A Grudge Match in Japan: One Corner, Two 7-Elevens

New York Times -- May 01
HIGASHI-OSAKA, Japan — Across Japan, it can seem as if there’s a 7-Eleven on every corner.

Now, on a single corner in a working-class suburb of Osaka, there are two.

The unusual pairing is the latest manifestation of a grudge match between one of Japan’s most powerful companies and, arguably, one of its most stubborn men.

Mitoshi Matsumoto, a franchisee, ran one of the two 7-Elevens until the chain revoked his contract in 2019 after he dared to shorten his operating hours. For over a year, his store has sat empty as he and 7-Eleven have battled in court over control of the shop. Fed up and with no end in sight, the company decided on a stopgap: It built a second shop in what used to be Mr. Matsumoto’s parking lot.

The conflict’s outcome will determine not just who gets to sell rice balls and cigarettes from one tiny patch of asphalt and concrete. It could also have profound implications for 7-Eleven’s authority over tens of thousands of franchise shops across Japan, part of a convenience store network so ubiquitous that the government considers it vital to the national infrastructure during emergencies.

7-Eleven has gone to surprising lengths against Mr. Matsumoto. It hired a team of private investigators to watch his store for months, collecting grainy video that, the company asserts, shows him head-butting one customer and attacking another’s car with a flying kick. It has also compiled a dossier of complaints against him, including one over a bungled giveaway of “commemorative mayonnaise.” And now it says it plans to charge him for the cost of building the second shop next to his.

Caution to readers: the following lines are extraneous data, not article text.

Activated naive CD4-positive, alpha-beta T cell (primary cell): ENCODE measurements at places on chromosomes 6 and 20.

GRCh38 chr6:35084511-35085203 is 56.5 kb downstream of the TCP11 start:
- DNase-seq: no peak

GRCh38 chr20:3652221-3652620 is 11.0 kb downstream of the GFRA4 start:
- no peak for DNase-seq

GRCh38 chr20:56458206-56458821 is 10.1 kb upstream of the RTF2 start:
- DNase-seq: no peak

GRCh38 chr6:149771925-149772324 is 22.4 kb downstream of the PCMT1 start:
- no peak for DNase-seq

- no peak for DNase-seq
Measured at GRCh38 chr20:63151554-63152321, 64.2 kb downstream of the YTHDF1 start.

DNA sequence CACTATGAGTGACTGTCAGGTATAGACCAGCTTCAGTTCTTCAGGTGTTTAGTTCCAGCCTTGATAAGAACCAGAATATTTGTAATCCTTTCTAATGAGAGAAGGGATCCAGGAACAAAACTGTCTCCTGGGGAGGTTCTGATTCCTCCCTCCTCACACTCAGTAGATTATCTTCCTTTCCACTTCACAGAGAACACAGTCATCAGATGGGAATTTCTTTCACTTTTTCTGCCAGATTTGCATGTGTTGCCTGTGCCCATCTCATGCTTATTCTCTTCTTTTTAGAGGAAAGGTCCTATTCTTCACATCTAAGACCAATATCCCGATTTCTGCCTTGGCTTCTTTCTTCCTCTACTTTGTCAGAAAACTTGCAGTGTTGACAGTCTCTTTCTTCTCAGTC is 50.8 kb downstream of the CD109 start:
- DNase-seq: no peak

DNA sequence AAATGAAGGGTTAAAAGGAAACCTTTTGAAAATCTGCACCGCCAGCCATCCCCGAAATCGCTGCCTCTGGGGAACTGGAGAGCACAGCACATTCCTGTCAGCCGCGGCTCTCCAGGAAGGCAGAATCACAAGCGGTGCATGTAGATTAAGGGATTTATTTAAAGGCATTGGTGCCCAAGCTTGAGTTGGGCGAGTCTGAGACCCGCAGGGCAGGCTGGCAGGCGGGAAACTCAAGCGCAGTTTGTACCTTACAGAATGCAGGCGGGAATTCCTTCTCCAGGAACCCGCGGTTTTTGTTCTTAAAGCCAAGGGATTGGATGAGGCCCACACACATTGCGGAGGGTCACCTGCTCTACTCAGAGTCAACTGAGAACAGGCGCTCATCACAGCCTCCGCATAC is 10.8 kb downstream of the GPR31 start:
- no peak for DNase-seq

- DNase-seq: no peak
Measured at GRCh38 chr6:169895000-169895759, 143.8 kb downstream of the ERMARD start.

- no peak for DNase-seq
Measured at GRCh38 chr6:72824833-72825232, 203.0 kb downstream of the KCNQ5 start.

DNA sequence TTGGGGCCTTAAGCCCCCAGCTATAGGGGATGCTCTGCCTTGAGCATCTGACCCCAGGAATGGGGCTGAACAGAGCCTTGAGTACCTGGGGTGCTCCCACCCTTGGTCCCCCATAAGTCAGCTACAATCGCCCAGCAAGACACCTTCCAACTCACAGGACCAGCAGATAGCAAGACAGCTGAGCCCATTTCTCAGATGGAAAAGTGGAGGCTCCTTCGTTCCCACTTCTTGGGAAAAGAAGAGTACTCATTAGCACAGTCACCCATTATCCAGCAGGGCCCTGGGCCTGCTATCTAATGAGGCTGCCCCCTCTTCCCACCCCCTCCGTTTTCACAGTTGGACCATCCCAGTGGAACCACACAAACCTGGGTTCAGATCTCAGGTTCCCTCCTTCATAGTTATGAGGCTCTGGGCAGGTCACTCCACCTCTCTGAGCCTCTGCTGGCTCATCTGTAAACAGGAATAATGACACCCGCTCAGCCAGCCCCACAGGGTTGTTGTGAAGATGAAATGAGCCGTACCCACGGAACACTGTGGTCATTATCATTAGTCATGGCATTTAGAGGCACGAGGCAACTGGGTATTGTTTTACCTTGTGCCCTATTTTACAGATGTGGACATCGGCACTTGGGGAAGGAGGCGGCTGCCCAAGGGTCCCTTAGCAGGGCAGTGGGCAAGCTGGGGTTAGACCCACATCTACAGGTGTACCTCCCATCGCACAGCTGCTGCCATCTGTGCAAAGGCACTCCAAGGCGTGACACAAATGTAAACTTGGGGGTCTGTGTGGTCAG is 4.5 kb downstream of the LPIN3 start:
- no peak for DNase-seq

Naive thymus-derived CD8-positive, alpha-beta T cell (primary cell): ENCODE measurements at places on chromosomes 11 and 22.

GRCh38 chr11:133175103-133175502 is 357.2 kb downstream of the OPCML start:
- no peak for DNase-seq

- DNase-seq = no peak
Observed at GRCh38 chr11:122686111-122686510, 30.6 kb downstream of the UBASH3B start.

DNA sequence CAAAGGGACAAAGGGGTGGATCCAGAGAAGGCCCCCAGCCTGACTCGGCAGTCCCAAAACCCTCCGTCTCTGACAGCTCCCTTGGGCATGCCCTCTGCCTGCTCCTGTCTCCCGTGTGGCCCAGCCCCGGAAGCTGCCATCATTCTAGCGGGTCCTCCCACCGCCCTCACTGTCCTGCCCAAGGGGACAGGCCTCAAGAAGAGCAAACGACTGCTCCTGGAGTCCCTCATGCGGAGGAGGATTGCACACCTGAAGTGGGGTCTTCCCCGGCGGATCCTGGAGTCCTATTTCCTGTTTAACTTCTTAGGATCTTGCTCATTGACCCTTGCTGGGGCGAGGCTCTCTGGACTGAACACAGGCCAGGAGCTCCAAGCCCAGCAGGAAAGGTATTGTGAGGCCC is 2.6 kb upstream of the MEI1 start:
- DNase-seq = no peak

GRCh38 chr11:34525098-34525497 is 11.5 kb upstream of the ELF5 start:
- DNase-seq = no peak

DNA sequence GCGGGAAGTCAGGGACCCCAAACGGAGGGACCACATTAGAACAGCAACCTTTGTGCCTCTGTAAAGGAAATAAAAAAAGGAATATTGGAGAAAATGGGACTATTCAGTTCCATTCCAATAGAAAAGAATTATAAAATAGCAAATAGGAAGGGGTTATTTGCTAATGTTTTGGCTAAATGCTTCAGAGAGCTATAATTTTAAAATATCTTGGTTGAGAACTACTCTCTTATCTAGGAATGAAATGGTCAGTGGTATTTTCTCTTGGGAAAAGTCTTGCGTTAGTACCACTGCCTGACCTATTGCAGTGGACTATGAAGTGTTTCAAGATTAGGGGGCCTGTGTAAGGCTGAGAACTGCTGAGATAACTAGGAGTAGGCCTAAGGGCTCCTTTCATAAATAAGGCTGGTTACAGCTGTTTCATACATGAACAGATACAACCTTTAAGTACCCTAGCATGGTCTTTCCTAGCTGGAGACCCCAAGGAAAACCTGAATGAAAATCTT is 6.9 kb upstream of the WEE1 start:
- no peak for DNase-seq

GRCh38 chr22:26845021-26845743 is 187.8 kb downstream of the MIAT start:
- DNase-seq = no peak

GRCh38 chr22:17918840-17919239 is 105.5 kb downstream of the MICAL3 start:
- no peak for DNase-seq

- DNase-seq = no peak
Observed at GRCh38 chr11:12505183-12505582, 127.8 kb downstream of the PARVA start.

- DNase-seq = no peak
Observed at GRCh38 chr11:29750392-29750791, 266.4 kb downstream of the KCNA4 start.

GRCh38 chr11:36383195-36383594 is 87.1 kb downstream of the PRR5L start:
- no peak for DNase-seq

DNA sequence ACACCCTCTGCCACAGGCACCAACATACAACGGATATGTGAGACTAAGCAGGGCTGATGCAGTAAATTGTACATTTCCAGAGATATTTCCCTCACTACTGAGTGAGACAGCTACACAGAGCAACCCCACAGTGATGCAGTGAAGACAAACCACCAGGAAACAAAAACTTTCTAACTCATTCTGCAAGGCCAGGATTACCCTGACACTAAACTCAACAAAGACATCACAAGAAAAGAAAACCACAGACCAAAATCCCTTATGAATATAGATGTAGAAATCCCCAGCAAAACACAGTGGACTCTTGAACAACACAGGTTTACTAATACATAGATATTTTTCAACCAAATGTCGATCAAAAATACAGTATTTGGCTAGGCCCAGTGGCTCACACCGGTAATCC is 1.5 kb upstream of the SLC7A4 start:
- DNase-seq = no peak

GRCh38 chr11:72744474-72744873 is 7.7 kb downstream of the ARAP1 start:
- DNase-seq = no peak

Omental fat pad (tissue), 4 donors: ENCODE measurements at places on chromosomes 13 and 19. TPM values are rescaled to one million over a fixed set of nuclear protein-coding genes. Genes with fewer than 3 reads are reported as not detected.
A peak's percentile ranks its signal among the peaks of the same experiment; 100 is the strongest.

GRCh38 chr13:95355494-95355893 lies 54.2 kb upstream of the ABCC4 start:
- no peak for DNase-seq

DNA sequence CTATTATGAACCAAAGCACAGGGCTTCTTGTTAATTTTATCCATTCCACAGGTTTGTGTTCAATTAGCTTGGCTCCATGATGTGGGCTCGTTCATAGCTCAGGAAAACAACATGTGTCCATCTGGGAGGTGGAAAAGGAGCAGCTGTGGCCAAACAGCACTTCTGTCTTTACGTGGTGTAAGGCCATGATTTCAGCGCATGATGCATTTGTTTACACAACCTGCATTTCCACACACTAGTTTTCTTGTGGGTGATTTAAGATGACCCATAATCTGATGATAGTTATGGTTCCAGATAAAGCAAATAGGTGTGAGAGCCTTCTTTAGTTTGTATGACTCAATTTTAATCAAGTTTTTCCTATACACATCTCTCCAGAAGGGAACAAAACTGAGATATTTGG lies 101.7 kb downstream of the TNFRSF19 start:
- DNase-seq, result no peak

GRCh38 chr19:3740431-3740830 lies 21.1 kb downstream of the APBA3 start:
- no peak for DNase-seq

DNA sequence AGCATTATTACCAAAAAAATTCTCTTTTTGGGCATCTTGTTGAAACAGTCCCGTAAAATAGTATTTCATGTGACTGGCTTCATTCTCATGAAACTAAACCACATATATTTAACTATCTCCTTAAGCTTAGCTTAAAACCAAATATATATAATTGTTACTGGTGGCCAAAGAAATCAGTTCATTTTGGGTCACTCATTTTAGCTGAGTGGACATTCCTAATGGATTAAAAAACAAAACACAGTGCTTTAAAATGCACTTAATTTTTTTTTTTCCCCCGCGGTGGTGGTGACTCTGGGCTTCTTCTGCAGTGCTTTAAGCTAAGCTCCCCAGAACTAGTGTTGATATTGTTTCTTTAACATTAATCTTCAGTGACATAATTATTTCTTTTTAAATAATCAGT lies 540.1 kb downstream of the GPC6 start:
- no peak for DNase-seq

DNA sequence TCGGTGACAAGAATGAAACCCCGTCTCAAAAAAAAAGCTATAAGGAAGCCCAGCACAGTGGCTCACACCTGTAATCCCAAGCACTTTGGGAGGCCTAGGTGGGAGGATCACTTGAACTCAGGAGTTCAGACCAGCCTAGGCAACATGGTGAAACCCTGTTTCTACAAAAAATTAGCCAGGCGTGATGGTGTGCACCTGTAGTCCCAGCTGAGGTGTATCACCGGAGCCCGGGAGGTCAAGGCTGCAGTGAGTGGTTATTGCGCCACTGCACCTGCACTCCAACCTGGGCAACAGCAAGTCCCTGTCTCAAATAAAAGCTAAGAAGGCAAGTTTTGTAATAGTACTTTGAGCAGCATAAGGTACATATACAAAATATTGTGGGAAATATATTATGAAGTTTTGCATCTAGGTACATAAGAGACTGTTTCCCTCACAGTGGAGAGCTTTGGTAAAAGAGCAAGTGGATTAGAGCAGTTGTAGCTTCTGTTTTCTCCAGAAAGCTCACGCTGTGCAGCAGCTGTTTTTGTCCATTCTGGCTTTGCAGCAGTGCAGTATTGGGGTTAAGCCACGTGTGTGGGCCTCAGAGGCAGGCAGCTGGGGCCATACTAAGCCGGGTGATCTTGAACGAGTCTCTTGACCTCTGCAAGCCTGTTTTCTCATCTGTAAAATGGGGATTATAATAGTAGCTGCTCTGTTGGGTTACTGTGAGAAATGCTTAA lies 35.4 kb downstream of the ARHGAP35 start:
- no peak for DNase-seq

The company maintains that it moved against Mr. Matsumoto simply because he was a bad franchisee. But he argues that it is no coincidence that the company’s view of him dimmed sharply after he said he would defy its rigid demand that stores stay open around the clock.

Before his seemingly small act of rebellion, the company had deemed him a model worker. He had received praise for, among other things, having the highest sales of steamed pork buns in his region.

After his decision, 7-Eleven threatened his business and eventually cut off his supplies and sued to take over the store. With its actions, Mr. Matsumoto says, the company is sending a message to other franchisees: The nail that sticks out gets hammered down.

- New York Times